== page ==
We've been fortunate over the last couple of years, at least since I've been back here, to have guys that have enough skill to kind of get out of trouble, keep plays alive, making little area plays or little skilled plays that keeps the power play in the zone, doesn't force a turnover. Those are the sort of things, that's what makes Tyler a special player, he has the ability to do that. Michael McNicholas has the ability to do that, Grasso's covering around the net, they all compliment each other well. Matias is good up top and Jason Sal's got the best, probably the best shot on the team. They all compliment each other well and I think that's, if you look at any power play unit anywhere, those are some of the things that need to happen. The guys need to compliment each other well and fortunately to this point in the year we've been able to have some success, but like you said, we've got a long way to go.
Tyler KelleherLowry: You mentioned Tyler Kelleher. Obviously he's a special player. He's pretty much matching or exceeding his scoring from last year. Right now he's the fourth leading scorer in NCAA hockey, he's got 12 goals, 19 assists and he's tied for second in assists. Would you agree that he deserves serious consideration for the Hobey Baker Award as the second half of the season moves on?
Souza: Yeah, I think that he clearly will be in that conversation and it also puts more of a premium on how we do as a group. As you know from being around a long time, the guys who are in it for that award generally are on teams that are near the top towards the end of the year. So our hopes I'm sure, and his hope I know, is that we're there, we're one of the teams in the discussion for the tournament come the end of the year. As we tell the guys all the time, when the logo on the front of the jersey is taken care of, usually there's accolades for the Kellehers and the like. Without a doubt Mike, he's as talented a player as there is in the country, he's fun to watch, he's got a great stick, he's got great creativity, he sees the ice incredibly well and he has an elusiveness to him that's uncanny when he's on the ice and in the offensive zone. Obviously he's having a great senior season and hopefully will continue that. I don't see any reason why he won't.
Lowry: Long time UNH fans will remember that you played on a line with Jason Krog and Darren Haydar. Krog won the Hobey Baker Award in the 1998-99 season and then Haydar made the Hobey Hat Trick in the 2001-02 season. Could you compare Tyler's skill set to Krog's and to Haydar's since you played with both of them? Is Tyler different in important ways from those two players?
Souza: That's a very tough comparison to make. Jason was a centerman who was really good at face offs and he played down low a lot. Jason was just a special player - he obviously helped catapult our team that year to the national finals. He played in a couple hundred NHL games and played in the Stanley Cup Playoffs. Darren is similar in stature but a little bigger than Tyler. He had uncanny knack to score goals in and around the net and he continued that in pro hockey. I marvel at his pro hockey statistics (AHL All-Time leader in playoff goals, assists, and points). They're absolutely unbelievable in the American Hockey League.
I think that Tyler has some similar traits, but you are talking about two incredibly unique players that have come through Durham. And two guys that I am obviously bias towards for obvious reasons. I speak very highly of them whenever I have the opportunity. But I'll tell you what, Tyler is a special player, and in today's game, its hard to score goals in college hockey and its hard to get points. He's found a way to do that throughout his career at UNH and hopefully he continues it and becomes an All American. We'll see how the rest of his history is written at UNH over the next couple of months. When people think of this generation of players, he'll be one of the first players that comes to mind, without a doubt.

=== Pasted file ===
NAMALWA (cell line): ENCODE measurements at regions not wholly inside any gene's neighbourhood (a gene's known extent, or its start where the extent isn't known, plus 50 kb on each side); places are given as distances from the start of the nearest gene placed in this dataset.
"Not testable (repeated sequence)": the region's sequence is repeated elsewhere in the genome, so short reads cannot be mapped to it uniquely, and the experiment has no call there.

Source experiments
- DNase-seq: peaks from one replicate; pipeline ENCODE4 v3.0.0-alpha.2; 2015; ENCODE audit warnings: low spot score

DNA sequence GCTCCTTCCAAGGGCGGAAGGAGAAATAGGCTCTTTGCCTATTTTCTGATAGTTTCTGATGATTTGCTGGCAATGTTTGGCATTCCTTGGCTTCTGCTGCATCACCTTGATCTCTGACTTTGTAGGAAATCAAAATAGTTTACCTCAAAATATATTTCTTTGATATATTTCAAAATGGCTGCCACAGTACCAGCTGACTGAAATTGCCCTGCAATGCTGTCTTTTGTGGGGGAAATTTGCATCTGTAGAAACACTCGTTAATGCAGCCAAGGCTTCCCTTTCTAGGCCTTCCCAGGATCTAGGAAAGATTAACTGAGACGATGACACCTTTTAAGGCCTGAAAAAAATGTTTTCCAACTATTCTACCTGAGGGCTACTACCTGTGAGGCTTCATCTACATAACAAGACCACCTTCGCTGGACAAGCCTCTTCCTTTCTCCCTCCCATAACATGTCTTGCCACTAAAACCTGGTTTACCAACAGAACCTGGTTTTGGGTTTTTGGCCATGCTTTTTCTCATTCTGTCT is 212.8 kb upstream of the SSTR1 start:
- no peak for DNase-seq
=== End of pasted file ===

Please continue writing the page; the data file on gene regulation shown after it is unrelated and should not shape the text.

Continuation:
The Freshman ClassLowry: Another thing we talked about last July was your sense of the Freshman class. You said you liked our Freshman coming in and you thought that the Freshman "have a nice balance of speed, skill and size and grit and all those things that can help make us a formidable team this year in our league". So halfway through the season, what's your assessment of the freshmen and how they've performed so far
Souza: We've been nothing but happy with the entire freshman group to be honest with you. You have seen all of our games, I think there's no question that they've been regular contributors in all areas, whether it's on the power play, the penalty kill, and our defense. We couldn't be happier with them to be honest with you. And I made that comment to you over the summer - when you bring players in there is always the uncertainty. But I think these guys to date have lived up to what we thought they would do. They've even exceeded what we expected. We have been more than pleased with the freshman.
Lowry: Would you be comfortable singling any of them out in terms of those who have exceeded your expectations, or have done particularly well?
Souza: There's no doubt that we expected Patrick Grasso to be a contributor for us. I don't know if we expected him to have as hot a first half as he's had. He has set the bar pretty high for himself here! But honestly Mike, all joking aside, we couldn't be happier with that group. We really couldn't. I think they've all contributed in their own way and they have done everything we have asked of them. So, I think the future bodes well for our group here at UNH and especially for that class.